Scamnesty For All
At the risk of using up Steve's bandwidth, let's talk scam, the "other" four-letter word blowing up big this week. So there's a TV spot to go with the real fake WWF ad (After the jump.) Read the reactions here, here, here, here and here. Even Brazil lobbed one back.
Rather than rehash the same points (too much), consider a few other things at work.
What's happened is an advertising Perfect Storm with several issues colliding at once: Scam work for award shows, the use of 9/11 as an ad theme, unaware clients, a 24/7 interweb that knows everything you do, and even how brands respond to negative PR.
There's two points there that matter the most for me.
1) Scam Happens. It's been going on for a long time. Usually, a few ad bloggers complain, followed by scammers or their supporters commenting anonymously about the "haters" who called them on it. Normally, nothing gets done and this blows over in a day.
Unless you use the nuclear option like 9/11.
That aside, there's something wrong about profiting from work that never ran--or would never run--especially when plenty of other creatives bust their ass on legit client work without the glory.
Still others say "fake" work is fine because it's about the ideas, not whether they ran or not.
I understand that in theory. Scriptwriters in Hollywood write fake episodes of major shows all the time to show they can write for a particular series, even if that episode never runs. Even they have to watch what they write in terms of language and subject matter though.
(Ironic that one industry criticizes the practice while another lauds it.)
Another factor that helps perpetuate the problem is the creative director mindset that wants to see work that wows, not work the client would approve. What you get then is a culture where anything goes as long as it gets noticed.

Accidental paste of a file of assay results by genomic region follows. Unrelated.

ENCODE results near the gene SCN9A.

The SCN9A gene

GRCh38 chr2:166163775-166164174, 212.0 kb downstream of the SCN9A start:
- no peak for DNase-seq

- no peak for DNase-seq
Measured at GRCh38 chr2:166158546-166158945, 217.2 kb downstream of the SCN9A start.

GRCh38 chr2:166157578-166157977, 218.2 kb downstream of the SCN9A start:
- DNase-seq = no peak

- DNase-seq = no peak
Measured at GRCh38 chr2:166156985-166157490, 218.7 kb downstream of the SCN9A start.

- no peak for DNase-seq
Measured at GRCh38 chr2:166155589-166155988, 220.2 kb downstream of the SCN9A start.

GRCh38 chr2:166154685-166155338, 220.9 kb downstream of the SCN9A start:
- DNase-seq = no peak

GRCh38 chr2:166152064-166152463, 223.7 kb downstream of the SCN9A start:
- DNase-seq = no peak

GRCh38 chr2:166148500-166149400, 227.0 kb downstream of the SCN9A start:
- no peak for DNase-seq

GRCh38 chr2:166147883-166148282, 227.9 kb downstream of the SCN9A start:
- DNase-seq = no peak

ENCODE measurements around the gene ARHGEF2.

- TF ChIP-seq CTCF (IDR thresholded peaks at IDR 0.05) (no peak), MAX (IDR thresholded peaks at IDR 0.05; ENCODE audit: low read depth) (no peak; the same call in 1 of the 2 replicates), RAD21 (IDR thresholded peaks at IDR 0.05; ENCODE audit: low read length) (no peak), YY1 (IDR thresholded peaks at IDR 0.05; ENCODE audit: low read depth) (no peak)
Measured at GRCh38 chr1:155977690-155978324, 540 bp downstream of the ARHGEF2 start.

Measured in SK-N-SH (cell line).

Clients though live in the real world. They may say they want something new, but what they really want is what's worked before.
Still, hard to argue the intent behind this. The last thing you want to do is limit the exploration of new ideas by your agency's creatives.
So what about solutions? Any answer that doesn't start with changing the awards shows' approach to how and what gets in will fail. It's also too easy to single out any one award show when it's so pervasive. And that's everyone in the award show ecosystem. The sponsors, the agencies and especially the judges.
What does it also say where you take an ad rejected by the client and run it anyway. Shouldn't the client be the final judge of the work and not an award show?
I have a different one, naive as it may be: What if from this point everyone declared Scamnesty?
The deal is, we don't care if you did it in the past, it stops now. Delete all the files of work that didn't run. Turn in your presentation boards of pitch work that the client rejected. Stop working entry fees into client budgets. Stop running ads one time and late at night to qualify.
Then there's the 800 lb gorilla.
2) 9/11. It's why we're talking about this. If that's not part of this execution, we're probably ignoring the topic of scam and I'm posting a Bud spot instead. Whether 9/11 is a creative no-fly zone or not is another post, but I have one question.
Since DDB Brazil doesn't exist unless DDB is founded in NYC, how do you show such little respect for the heritage of your agency? Showing ignorance of the significance of world events like 9/11 can be expected if you live in a cave. But this is like running an ad in Japan using mushroom cloud footage.
See, if I were thinking of executions, I might do a comparison using stats too. Maybe something like...
2008 billings for DDB Worldwide Communications: $1.43 billion
Cost of DART tsunami early warning system: $30 million
(If, you know, I was going to use stats.)
Or maybe show the real human toll instead of using one tragedy to built support for another.
(If, you know, I was going to exploit something.)
Still, having said all that, when's the last time you talked this much about the WWF or something DDB Brazil did?